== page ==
The Slovenian Club regularly hosts visiting Slovenian musicians and singers when they come to Adelaide. In recent times the club contributed to the touring expenses of Big Ben, a popular contemporary group, traditional folk groups such as the Slak Ensemble and the Ljubljanski Oktet, and Slovenian theatre groups. In 2017 the Club hosted two choirs and in December 2018 a trio is performing.

Although membership of the Slovenian Club has dwindled in recent years events such as ‘Catch Up Sundays’ when an evening meal is provided, and ‘Kransky Fridays’, has given the club a new lease of life.

The Bavarians and Franks who took over Carinthia Slovenia in the mid-eighth century converted its people to Christianity. Today the vast majority of Slovenians are Roman Catholics. 

The first Slovenian Mass in Adelaide was celebrated by 150 people in 1950. In that year Fathers Pivko, Okorn and Korbic from a Slovenian Catholic parish in Sydney began visiting Adelaide every two months to celebrate Mass at Sacred Heart Church in Hindmarsh. In 1954 Father Bazilij from a Slovenian Catholic parish in Melbourne took over these bi-monthly Masses. Father Stanko, also from the Slovenian Catholic parish in Melbourne, carried out the duties between 1971 and 1974.

Between 1972 and 1978 Slovenian Catholic services were held at the Slovenian community house in Young Avenue, West Hindmarsh.

The first permanent Slovenian priest, Father Philip Feryan, arrived in Adelaide from the USA in 1974. Four years later the parish began leasing the former All Saints Anglican Church at the corner of Hindmarsh Place and Holden Street, Hindmarsh.

In 1977 Father Philip founded Pevcki, a 30-voice youth choir. On 3 December, 1979, Pevcki performed at the first Slovenian Australian Youth Concert, which was hosted by Slovenian South Australians at All Saints church hall. In 1982 Pevcki was renamed in honour of Anton Martin Slomsek, a great Slovenian bishop and patriot. The Youth Choir no longer exists.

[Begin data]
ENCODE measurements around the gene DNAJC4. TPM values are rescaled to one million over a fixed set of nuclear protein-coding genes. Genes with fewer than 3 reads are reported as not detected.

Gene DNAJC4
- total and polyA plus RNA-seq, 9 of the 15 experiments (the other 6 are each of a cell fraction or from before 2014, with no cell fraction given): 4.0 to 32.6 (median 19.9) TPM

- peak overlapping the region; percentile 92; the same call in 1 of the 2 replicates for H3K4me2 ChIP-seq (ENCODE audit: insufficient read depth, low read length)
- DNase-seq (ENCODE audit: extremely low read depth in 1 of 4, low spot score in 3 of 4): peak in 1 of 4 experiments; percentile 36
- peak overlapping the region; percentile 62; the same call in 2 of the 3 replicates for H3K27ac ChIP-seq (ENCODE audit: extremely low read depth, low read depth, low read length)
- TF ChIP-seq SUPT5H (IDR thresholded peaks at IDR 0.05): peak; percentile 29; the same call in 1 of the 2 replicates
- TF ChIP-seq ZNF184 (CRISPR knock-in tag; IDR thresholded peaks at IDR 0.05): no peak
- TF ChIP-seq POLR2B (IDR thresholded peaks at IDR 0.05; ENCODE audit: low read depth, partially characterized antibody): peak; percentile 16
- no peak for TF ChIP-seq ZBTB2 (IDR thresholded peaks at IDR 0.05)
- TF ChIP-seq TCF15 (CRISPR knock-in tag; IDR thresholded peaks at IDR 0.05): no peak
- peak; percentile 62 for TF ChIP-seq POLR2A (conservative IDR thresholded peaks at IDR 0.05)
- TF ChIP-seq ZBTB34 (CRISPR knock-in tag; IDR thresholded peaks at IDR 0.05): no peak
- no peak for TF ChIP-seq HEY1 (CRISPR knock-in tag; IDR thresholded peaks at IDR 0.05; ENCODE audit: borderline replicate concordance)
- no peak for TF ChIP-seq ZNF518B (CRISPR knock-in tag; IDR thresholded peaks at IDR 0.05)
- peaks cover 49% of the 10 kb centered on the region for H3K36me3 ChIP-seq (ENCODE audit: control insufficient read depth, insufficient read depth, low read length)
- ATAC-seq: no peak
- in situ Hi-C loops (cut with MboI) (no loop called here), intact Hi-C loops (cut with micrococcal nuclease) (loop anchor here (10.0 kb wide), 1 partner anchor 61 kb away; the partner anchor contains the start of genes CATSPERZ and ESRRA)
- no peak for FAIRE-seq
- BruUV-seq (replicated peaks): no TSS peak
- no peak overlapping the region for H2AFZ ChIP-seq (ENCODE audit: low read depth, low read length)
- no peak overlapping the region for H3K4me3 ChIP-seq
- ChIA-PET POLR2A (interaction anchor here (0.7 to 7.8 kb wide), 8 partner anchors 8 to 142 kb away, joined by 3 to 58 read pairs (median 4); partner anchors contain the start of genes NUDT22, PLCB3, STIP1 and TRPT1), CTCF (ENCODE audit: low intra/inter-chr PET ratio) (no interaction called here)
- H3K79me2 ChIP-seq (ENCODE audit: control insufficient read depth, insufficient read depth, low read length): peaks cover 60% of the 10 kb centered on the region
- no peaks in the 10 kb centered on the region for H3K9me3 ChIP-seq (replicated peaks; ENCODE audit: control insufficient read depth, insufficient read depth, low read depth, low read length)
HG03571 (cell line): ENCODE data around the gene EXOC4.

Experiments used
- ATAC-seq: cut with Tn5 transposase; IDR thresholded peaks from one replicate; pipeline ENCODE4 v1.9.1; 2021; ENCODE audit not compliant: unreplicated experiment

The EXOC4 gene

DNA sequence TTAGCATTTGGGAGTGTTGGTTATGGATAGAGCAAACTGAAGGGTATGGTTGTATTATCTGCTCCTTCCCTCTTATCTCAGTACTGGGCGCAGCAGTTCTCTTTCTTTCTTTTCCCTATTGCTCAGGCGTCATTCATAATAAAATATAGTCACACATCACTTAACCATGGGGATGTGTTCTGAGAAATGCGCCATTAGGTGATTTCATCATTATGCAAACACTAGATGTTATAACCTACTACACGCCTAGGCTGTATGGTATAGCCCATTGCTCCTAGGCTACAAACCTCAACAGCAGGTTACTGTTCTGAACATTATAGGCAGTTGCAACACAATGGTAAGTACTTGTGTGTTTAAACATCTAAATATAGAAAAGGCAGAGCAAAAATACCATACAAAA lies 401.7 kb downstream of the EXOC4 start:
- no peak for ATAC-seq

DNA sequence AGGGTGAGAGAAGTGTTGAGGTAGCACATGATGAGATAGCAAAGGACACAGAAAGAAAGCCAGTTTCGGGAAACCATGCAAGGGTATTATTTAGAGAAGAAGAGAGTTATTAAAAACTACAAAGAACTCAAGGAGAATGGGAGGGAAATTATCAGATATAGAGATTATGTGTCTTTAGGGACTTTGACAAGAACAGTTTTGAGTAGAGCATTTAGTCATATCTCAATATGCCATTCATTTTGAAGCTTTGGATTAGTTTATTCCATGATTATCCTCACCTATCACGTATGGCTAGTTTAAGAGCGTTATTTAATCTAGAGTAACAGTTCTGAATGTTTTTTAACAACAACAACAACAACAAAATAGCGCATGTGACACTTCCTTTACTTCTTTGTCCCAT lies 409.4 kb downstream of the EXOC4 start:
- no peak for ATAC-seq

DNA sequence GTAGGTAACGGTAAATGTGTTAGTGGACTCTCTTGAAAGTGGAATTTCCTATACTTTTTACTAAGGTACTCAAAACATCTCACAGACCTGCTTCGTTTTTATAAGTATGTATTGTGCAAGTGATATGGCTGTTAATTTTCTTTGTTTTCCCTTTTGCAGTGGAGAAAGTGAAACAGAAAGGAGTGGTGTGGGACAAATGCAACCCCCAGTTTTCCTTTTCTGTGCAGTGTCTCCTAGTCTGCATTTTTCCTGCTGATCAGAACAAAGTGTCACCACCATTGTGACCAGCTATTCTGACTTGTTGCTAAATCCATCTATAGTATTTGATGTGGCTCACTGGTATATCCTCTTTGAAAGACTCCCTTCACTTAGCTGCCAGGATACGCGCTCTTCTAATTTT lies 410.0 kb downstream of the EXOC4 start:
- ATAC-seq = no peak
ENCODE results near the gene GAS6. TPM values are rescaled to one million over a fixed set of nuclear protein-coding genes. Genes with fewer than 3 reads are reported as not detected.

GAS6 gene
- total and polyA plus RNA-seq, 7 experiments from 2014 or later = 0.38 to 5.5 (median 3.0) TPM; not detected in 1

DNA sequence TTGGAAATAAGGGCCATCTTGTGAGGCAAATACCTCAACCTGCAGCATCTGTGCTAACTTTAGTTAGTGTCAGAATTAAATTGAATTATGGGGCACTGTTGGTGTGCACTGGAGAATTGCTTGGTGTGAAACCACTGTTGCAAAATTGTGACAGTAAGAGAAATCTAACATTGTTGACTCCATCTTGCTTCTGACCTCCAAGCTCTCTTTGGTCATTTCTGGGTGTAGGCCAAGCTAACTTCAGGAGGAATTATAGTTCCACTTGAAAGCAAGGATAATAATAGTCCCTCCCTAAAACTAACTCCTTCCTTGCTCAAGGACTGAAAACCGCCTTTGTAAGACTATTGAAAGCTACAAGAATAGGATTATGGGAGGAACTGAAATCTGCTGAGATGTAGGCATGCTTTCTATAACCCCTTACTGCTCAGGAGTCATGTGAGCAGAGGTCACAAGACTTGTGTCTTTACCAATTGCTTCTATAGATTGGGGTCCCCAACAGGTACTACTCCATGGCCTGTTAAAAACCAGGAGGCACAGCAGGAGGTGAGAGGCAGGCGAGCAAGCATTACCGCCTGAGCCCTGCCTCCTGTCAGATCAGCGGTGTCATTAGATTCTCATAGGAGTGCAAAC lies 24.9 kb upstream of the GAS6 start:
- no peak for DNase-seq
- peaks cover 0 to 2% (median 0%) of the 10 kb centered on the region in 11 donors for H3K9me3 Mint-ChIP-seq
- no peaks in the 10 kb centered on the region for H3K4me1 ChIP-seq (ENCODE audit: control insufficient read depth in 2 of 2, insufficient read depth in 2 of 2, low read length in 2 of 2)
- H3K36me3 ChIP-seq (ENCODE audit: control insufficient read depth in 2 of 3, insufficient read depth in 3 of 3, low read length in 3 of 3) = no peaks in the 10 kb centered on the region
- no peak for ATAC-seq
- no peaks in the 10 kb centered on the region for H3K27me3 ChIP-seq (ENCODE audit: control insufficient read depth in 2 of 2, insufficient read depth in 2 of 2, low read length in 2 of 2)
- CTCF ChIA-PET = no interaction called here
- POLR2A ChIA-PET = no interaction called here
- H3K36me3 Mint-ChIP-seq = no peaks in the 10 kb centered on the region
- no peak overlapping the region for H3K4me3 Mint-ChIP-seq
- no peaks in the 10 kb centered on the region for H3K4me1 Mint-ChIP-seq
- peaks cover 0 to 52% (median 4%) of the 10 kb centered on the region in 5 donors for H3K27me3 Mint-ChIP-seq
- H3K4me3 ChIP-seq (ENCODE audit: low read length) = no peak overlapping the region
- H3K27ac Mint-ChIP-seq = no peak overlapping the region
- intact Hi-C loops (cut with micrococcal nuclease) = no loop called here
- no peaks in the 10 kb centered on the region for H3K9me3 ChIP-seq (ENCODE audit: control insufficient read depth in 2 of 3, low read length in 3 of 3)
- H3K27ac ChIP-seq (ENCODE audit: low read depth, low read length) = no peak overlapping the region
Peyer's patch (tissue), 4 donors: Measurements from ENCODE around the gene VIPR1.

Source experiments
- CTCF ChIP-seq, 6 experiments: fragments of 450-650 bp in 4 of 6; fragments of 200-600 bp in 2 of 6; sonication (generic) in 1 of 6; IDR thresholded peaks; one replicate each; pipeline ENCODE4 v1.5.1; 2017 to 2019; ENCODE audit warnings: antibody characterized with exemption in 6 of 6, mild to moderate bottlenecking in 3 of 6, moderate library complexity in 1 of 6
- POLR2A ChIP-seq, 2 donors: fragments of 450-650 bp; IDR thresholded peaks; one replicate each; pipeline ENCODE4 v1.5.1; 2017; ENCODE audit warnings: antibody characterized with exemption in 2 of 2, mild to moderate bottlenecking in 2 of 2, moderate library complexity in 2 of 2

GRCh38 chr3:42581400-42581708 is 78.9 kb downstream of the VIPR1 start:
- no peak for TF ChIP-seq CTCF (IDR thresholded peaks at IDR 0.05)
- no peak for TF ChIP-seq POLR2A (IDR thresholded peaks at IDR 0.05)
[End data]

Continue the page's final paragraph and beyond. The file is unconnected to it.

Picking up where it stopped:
The Slovenian Club Choir is a male mixed voice choir and performs at most community functions held at the Slovenian Club (eg celebrations of Slovenian public holidays most notably Culture Day, 8 February and Statehood Day, 26 June). The choir also performs at Mothers’ Day and Fathers’ Day functions, Christmas Dinner functions and Club anniversary functions. In the past the choir has also participated in Australia Day and Christmas parades as well as other public events.

The Slovenian Church (Holy Family Slovenian Mission) at West Hindmarsh has a male and female mixed voice choir. The church choir performs at all church services (including funerals, if requested). Both choirs are made up of members of the older generation and have slowly reduced in size as the years have passed.

The language school founded in 1979 by Father Philip, Dr S. Frank, Laura Premtl and Helena Rant no longer exists. Initially, though, 60 students attended classes at Hindmarsh Primary School. By 1993 this number had dwindled to 16 with classes held at the Slovenian church.

In 1982 Slovenian Catholic South Australians began building a church in Young Avenue, West Hindmarsh. Members of the community gave donations. Most of the labour was voluntary. On 13 February, 1983, Archbishop Sustar of Ljubljana, Metropolitan of Slovenia, blessed the Slovenian Catholic Church of the Holy Family. Father Janez Tretjak provided pastoral care for the parishioners. Up until about four years ago church services were held on a weekly basis but are now held two or three Sundays a month in addition to Easter and Christmas.

The main highlights of the year for Slovenian Catholic South Australians are Easter, Christmas and the Marian Procession. 

On Palm Sunday Slovenians traditionally make butara to welcome the beginning of Holy Week. As palms are not native to south-east Europe, Slovenians there had to find an alternative plant. Butara are pussy-willow canes decorated with English box, juniper and cypress leaves. Often they are also decorated with coloured wood shavings and fruit. Although palm trees grow in abundance in South Australia, Slovenian Catholics still prefer butara. On Palm Sunday the parish of Holy Family Church walks in procession around the church carrying butara. Some are several metres high and decorated with oranges, apples and ribbons.

On Good Friday, a long painting of Christ in the tomb in creams and pale greens is placed near the altar in the Church of the Holy Family. It is surrounded with white tulle, candles and plants. A large wooden cross draped with white cloth is also placed in the church. These remain on display until Easter Sunday, the day of the Resurrection.

On Easter Saturday Slovenian Catholic South Australians take baskets of food to the church to be blessed. The baskets contain potica, a kind of Easter cake, decorated eggs, sausage, ham and horseradish.

On Easter Sunday the parish attends a special Mass to celebrate the Resurrection. The painting and the wooden cross have been removed from the church. In their place are arrangements of Easter baskets, flowers and alaba, traditional women’s caps often lavishly decorated with gold sequins and beading.